While previous studies have shown that head lag indicates developmental delays in children with cerebral palsy and preterm infants, postural control in infants at risk for ASD had not been examined. In this research, Dr. Landa and her team assessed infants in a “pull-to-sit” task, a simple measure of postural control in infants. The findings suggest that motor delays may have an important impact on child development.

Four of the editors from The Thinking Person’s Guide to Autism are at IMFAR this year. Their post on the press conference is already up: IMFAR 2012 Press Conference

Differences in White Matter Fiber Tract Development Present From 6 to 24 Months in Infants With Autism

23 Feb

If you watch for autism related news stories you likely have seen multiple stories on a paper out Friday in the American Journal of Psychiatry: Differences in White Matter Fiber Tract Development Present From 6 to 24 Months in Infants With Autism (full paper available online). The researchers studied brain structure in children and compared those who went on to be diagnosed with autism to those who did not. They found differences in white matter between the two groups. In particular fiber tracks were different.

Here’s figure 1 (click to enlarge) from the paper to give you an idea of what they mean by fiber tracks. Check the brain cartoons on the right. Then check the actual data in the graphs. These are “significantly different” trajectories for these measurements. They are not clear differences that could lead to a diagnostic tool.

Here is the abstract:

Objective:

Evidence from prospective studies of high-risk infants suggests that early symptoms of autism usually emerge late in the first or early in the second year of life after a period of relatively typical development. The authors prospectively examined white matter fiber tract organization from 6 to 24 months in high-risk infants who developed autism spectrum disorders (ASDs) by 24 months.
Method:

The participants were 92 high-risk infant siblings from an ongoing imaging study of autism. All participants had diffusion tensor imaging at 6 months and behavioral assessments at 24 months; a majority contributed additional imaging data at 12 and/or 24 months. At 24 months, 28 infants met criteria for ASDs and 64 infants did not. Microstructural properties of white matter fiber tracts reported to be associated with ASDs or related behaviors were characterized by fractional anisotropy and radial and axial diffusivity.
Results:

The fractional anisotropy trajectories for 12 of 15 fiber tracts differed significantly between the infants who developed ASDs and those who did not. Development for most fiber tracts in the infants with ASDs was characterized by higher fractional anisotropy values at 6 months followed by slower change over time relative to infants without ASDs. Thus, by 24 months of age, those with ASDs had lower values.
Conclusions:

These results suggest that aberrant development of white matter pathways may precede the manifestation of autistic symptoms in the first year of life. Longitudinal data are critical to characterizing the dynamic age-related brain and behavior changes underlying this neurodevelopmental disorder.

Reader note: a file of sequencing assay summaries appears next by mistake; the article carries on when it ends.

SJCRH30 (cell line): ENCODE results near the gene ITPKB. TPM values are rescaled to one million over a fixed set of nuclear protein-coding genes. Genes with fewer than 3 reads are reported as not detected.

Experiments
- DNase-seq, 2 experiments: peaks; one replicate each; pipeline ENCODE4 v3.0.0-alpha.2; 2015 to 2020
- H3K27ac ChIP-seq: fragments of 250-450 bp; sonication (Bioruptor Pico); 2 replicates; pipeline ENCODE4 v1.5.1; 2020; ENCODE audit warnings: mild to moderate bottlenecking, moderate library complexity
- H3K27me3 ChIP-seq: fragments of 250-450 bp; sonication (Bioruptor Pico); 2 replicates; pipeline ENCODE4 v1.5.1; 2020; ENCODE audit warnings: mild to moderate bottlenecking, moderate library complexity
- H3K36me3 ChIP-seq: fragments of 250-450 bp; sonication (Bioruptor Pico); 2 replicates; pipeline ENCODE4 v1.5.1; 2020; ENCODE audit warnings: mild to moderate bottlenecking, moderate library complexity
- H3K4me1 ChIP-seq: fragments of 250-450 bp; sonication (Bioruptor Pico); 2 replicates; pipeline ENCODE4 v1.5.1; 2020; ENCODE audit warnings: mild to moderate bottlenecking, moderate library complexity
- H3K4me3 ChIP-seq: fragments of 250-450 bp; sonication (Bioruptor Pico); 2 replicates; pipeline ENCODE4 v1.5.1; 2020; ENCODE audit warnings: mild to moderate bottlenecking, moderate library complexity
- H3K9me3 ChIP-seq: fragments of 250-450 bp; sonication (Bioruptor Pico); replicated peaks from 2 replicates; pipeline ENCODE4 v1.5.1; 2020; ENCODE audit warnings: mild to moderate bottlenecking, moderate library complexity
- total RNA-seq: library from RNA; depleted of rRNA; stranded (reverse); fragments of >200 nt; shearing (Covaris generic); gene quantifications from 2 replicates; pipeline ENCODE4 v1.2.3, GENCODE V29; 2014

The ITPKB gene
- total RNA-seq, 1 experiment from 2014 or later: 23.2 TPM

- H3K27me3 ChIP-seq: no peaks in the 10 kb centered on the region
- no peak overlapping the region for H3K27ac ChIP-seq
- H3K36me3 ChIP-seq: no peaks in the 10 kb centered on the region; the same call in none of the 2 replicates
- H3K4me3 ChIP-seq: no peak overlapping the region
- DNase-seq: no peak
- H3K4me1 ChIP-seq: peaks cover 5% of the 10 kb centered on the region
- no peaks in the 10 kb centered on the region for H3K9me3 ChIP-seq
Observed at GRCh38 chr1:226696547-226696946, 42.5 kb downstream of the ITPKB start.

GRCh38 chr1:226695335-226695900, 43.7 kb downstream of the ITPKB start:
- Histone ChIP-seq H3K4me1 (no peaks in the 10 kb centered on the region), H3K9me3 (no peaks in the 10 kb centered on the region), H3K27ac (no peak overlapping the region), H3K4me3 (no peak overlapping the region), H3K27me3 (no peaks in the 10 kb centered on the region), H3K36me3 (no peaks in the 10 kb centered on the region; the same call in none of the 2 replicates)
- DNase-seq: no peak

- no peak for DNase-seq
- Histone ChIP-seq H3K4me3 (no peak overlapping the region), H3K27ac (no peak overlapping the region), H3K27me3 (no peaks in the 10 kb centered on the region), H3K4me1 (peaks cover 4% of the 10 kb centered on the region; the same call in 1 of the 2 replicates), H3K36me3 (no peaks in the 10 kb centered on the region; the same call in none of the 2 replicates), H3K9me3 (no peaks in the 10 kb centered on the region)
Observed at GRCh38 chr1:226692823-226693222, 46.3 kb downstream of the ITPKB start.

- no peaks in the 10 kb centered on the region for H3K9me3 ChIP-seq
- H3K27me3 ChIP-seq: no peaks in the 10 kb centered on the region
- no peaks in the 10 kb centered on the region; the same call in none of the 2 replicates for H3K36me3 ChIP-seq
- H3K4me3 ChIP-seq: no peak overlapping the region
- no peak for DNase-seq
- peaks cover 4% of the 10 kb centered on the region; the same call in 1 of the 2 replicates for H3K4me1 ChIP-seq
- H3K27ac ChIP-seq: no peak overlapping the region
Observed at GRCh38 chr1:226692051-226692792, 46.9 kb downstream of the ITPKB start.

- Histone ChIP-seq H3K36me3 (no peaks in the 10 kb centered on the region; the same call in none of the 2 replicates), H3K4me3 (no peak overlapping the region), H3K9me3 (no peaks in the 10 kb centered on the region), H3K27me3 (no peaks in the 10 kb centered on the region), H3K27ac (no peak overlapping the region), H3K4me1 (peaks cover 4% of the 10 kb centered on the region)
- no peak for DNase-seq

If the idea of differences in fiber tracks seems somewhat famiiliar, last year Eric Courchesne at UCSD reported at IMFAR about
Abnormally Accelerated Development of Higher-Order Long-Distance Cerebral Tracts In ASD Infants and Toddlers. The paper was highlighted at the IMFAR press conference (and discussedhere at Left Brain/Right Brain.

At the press conference David Amaral mentioned similar work at the IMFAR press conference last year.

At 51:20 in the video above, Prof. Amaral speaks on the work that precocious brain growth at 4-6 months of age in infants and is most prominently present in children with regression.

“..despite the fact that the regression, the behavioral regression, takes place at 18 months or 24 months, the brain changes actually started taking place at 4 to 6 months. So it actually casts a doubt on the idea that a vaccine, the MMR vaccine for example that’s taken at 12 to 18 months, would be actually the precipitating factor because things were starting much much earlier than that.”

The talk that Prof. Amaral was speaking about was Total Cerebral Volume Is Associated with Onset Status In Preschool Age Children with Autism.

C. W. Nordahl1, A. Lee1, M. D. Shen1, T. J. Simon1, S. J. Rogers1, S. Ozonoff2 and D. G. Amaral1, (1)Psychiatry and Behavioral Sciences, UC Davis M.I.N.D. Institute, Sacramento, CA, (2)Psychiatry and Behavioral Sciences, M.I.N.D. Institute, UC Davis, Sacramento, CA
Background: Autism is a heterogeneous disorder, and multiple behavioral and biological phenotypes likely exist. One well-characterized behavioral phenotype is onset status. While some children with autism exhibit symptoms very early in life, others experience a regression or loss of previously acquired skills. There is currently very little known about the neural substrates associated with these two different behavioral trajectories in autism.

Objectives: We examined the relationship between total brain volume and onset status in a large sample of 2-4 year old children with autism spectrum disorder (ASD) (n = 48, early onset, n = 58, regression) and a comparison group of age-matched typically developing children (TD) (n = 55).